Additionally, the church should assure Hilda of her ongoing value within the church even though she is not longer on staff. This would be done best by her old co-workers making contact with her to see how she is going and maintaining relationship with her.
Seeking Intimate Relationships
In the reflection that Hilda has already done, she noted that the Young Adults she ministered to where almost totally self-consumed. This was noticed gradually over her years of work, but felt especially when she suffered the loss of her second child in miscarriage. Hilda found very little care available in the young adult’s service where she ministered. Though she shared only with a few of the more trusted young adults she found their reactions to be undesirable. Hilda did receive care at the morning service, and from friends and family.
In reaction to noticing the Young Adults consumeristic attitude, and inability to care for others Hilda is driven to avoid similar pitfalls. She expressed in our conversation that what she is most looking forward to in the coming season is investing in relationships that do more than just take her care, but offer it as well. She is however unsure as to what that looks like, and is asking her self the question “how do I have more balanced relationships where there is give and take?”
Hilda’s observation of Young Adults consumeristic attitude is not isolated. Blomberg recognized in her years of service to young adults in Colorado, that this was a common attitude. She comments that it can be a biproduct of their teenage development as they find their own identity.[4] Eric Erickson in his theory of psychosocial stages identifies that the main goal of young adults after finding their self-identity in the teenage years is progress into developing healthy intimate relationships with others.[5] What Hilda noticed in the young adult’s consumerism, was simply the very beginning of this stage. What Hilda may have not noticed however, was her own progress in this stage. Though clearly as a pastoral care worker she was no longer battling consumerism, her excitement over investing in healthy relationships, and question of how to have more balanced ones is a more advanced stage of the same process.
Bass and Briehl recommend that in order to best overcome consumerism is to be involved in relationships within the church. They comment that this stage cannot be overcome in isolation but requires participation and pursuit of loving Christian relationships that are focused on others.[6] It is in the church that the healthiest relationships that grow and mature one another should be found.
In Colossians 1:28-29 Paul points to Christ-likeness being the indicator of maturity, and more importantly to our point, that Paul with all the power that Christ has given him seeks to ensure this maturity is had by everyone in the church. Paul is not alone in his focus on the welfare of others within the church. It is in face a responsibility of the entire church to be focused on the maturation of one another. Bass and Briehl could not have been more correct. The solution to developing healthy relationships is found in participating in the relationships of the church.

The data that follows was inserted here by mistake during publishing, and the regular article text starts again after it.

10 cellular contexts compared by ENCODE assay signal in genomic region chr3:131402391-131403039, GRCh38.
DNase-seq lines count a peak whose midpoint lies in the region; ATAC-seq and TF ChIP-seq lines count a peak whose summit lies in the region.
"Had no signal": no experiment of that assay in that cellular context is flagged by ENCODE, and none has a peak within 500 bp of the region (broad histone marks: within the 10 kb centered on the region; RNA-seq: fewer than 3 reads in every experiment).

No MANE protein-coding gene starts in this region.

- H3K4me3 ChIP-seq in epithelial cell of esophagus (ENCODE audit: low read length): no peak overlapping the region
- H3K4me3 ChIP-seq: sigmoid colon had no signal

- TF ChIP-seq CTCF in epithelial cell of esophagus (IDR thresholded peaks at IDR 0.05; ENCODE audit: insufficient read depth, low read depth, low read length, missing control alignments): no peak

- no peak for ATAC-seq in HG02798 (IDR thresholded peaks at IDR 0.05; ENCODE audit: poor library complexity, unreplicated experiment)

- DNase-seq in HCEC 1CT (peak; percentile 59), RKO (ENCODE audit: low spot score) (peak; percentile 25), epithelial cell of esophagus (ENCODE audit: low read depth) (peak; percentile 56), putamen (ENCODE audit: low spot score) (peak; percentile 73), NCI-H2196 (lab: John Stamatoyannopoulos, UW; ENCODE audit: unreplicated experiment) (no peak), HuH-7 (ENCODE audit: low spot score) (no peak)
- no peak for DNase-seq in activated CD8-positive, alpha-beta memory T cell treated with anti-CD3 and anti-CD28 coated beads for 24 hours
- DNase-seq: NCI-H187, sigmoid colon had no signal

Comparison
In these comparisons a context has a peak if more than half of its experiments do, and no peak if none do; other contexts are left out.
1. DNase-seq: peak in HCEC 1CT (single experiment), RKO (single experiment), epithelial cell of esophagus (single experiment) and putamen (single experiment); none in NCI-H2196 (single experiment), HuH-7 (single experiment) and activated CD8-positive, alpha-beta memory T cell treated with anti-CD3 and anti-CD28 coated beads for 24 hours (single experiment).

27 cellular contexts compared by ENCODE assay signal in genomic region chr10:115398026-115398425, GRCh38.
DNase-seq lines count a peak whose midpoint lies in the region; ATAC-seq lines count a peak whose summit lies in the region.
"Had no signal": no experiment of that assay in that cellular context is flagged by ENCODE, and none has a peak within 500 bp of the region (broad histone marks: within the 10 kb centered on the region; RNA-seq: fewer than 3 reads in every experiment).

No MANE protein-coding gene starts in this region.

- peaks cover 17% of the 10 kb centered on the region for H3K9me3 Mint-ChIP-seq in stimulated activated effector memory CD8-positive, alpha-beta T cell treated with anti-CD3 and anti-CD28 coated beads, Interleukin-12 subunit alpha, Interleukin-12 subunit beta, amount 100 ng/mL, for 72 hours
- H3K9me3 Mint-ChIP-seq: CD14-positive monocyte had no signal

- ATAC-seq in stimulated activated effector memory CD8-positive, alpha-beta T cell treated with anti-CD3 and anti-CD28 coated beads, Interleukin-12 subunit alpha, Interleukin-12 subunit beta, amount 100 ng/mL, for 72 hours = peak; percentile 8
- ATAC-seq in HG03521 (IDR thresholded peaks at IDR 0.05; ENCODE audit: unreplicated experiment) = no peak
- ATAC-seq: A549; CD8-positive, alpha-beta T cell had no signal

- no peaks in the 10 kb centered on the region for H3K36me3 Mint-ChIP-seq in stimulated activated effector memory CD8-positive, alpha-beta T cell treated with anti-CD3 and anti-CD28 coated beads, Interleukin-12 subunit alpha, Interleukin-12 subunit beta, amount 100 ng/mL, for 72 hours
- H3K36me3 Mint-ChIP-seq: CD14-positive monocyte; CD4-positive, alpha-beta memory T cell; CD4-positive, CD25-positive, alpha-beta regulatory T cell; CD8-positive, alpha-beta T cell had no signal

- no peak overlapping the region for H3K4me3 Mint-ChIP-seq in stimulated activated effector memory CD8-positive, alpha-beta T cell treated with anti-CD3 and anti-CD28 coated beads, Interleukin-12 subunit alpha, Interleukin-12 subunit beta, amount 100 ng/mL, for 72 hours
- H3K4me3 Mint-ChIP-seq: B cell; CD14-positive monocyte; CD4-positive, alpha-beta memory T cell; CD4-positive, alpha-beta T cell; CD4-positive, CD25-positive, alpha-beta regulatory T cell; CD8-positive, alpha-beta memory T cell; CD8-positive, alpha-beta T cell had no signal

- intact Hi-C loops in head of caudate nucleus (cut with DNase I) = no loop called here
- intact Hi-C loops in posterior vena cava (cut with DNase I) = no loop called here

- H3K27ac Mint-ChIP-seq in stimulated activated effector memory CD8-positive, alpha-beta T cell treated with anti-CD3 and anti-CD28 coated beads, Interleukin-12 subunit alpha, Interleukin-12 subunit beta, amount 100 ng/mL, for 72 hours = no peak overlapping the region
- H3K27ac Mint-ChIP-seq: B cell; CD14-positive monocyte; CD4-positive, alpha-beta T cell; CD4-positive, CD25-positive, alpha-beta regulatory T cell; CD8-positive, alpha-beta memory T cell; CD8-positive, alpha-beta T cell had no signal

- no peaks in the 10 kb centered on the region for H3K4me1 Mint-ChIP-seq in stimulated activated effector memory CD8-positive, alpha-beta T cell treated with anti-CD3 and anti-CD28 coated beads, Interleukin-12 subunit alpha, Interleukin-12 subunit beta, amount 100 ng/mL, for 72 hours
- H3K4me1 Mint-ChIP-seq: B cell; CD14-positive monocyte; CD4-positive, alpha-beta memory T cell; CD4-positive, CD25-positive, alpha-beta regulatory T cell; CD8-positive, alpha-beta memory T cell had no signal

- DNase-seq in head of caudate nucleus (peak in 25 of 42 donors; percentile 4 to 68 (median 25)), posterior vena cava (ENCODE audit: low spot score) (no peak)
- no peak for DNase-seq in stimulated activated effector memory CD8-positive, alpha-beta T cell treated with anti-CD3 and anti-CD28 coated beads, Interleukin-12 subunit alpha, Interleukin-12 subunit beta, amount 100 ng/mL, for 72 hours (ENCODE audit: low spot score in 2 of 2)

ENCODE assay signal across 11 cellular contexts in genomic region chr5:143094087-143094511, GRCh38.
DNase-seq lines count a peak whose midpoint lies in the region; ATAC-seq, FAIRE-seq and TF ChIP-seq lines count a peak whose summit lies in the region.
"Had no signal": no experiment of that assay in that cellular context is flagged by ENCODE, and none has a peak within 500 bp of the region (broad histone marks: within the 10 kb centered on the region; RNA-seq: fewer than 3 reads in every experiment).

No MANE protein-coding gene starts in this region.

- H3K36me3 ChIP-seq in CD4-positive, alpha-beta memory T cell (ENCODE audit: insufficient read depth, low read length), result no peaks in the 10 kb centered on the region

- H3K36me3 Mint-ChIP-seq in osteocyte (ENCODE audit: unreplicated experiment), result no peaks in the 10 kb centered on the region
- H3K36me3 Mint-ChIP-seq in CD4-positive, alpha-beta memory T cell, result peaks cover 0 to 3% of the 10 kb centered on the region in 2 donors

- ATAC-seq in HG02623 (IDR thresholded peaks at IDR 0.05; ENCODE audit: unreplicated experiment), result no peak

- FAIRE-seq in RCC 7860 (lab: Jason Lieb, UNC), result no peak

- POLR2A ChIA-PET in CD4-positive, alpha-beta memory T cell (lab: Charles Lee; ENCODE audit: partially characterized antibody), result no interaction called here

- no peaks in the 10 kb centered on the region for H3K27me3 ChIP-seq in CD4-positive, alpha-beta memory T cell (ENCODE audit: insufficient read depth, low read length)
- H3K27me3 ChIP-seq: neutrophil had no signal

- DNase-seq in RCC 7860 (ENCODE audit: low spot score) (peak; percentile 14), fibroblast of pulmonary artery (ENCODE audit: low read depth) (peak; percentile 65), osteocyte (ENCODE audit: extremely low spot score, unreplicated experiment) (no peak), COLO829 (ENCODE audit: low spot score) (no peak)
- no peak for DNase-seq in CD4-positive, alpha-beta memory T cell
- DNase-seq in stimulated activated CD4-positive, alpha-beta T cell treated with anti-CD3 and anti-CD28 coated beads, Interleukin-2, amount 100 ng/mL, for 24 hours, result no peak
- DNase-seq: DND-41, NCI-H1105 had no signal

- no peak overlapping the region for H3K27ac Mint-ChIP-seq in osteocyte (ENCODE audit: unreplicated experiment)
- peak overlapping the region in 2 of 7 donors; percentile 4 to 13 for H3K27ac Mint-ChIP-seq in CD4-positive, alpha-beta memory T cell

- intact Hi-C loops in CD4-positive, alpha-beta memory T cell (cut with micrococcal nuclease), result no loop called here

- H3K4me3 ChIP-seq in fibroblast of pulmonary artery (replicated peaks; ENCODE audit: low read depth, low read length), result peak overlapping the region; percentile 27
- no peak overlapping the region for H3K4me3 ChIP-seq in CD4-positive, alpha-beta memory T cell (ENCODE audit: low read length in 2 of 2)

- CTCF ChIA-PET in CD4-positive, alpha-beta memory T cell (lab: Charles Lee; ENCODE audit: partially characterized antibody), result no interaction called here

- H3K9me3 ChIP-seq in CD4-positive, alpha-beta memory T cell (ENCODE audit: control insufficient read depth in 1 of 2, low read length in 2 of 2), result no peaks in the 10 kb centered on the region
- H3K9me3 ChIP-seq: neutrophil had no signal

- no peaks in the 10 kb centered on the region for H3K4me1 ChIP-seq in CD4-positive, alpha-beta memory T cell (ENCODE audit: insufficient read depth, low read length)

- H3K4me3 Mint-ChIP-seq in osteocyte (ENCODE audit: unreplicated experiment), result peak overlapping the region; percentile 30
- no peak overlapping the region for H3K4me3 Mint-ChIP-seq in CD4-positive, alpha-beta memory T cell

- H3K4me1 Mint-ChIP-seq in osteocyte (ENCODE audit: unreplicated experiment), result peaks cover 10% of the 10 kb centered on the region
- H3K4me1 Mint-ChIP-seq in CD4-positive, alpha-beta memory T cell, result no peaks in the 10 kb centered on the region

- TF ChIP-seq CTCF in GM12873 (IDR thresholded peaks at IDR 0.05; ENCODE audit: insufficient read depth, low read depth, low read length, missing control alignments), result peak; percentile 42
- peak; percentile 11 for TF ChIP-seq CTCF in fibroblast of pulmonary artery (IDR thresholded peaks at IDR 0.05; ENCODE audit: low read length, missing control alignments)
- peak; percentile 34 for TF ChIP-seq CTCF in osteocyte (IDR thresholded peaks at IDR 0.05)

Hilda is already heading in the right direction to continued her development in the young adult stage of having healthy intimate relationships. But, this shows the churches great responsibility in ensuring the healthy development of it’s people even from a young age. In Hilda’s care it will be important that she is welcomed into the new setting with open arms, and made to feel loved and cared for. Additionally, Like Paul, it is critical that members in the church are intentional in the pursuit of Hilda’s growth and maturity into Christlikness. Without being intentional in the care of Hilda in loving discipleship she will find herself isolated in room full of people.
Overall, Hilda’s ability to reflect on her past experience and desire to grow healthier more balanced relationships in the future is a sign of healthy progression in this stage of her life. She has been able to self-evaluate and identify variable within her relationships and conversations that are undesirable. Also, recognising that to grow as a christian away from her own consumerism she must be participating in healthy relationships withing the church.
"Ways of reflecting.", 2018.
Bass, D. C. B., Susan R. On Our Way: Christian Practices for Living a Whole Life. Nashville: Upper Room Books, 2010.
Berk, L. E. Development Through the Lifespan. Fifth International ed. Boston: Allyn & Bacon, 2010.
Blomberg, F. "Contentment: Radical Discipleship for Young Adults." Journal of European Baptist Studies 17, no. 1 (2017): 18.
Kirkman, A. "Spiritual Development and the Need for Self Reflection.", 2019.
[1] L. E. Berk, Development Through the Lifespan (Fifth International ed.; Boston: Allyn & Bacon, 2010), 20.
[2] A. Kirkman, "Spiritual Development and the Need for Self Reflection,", 2019.
[3] "Ways of reflecting,", 2018.
[4] F. Blomberg, "Contentment: Radical Discipleship for Young Adults," Journal of European Baptist Studies 17, no. 1 (2017): 40-41.
[5] Berk, Development, 17.
[6] D. C. B. Bass, Susan R., On Our Way: Christian Practices for Living a Whole Life (Nashville: Upper Room Books, 2010), 12.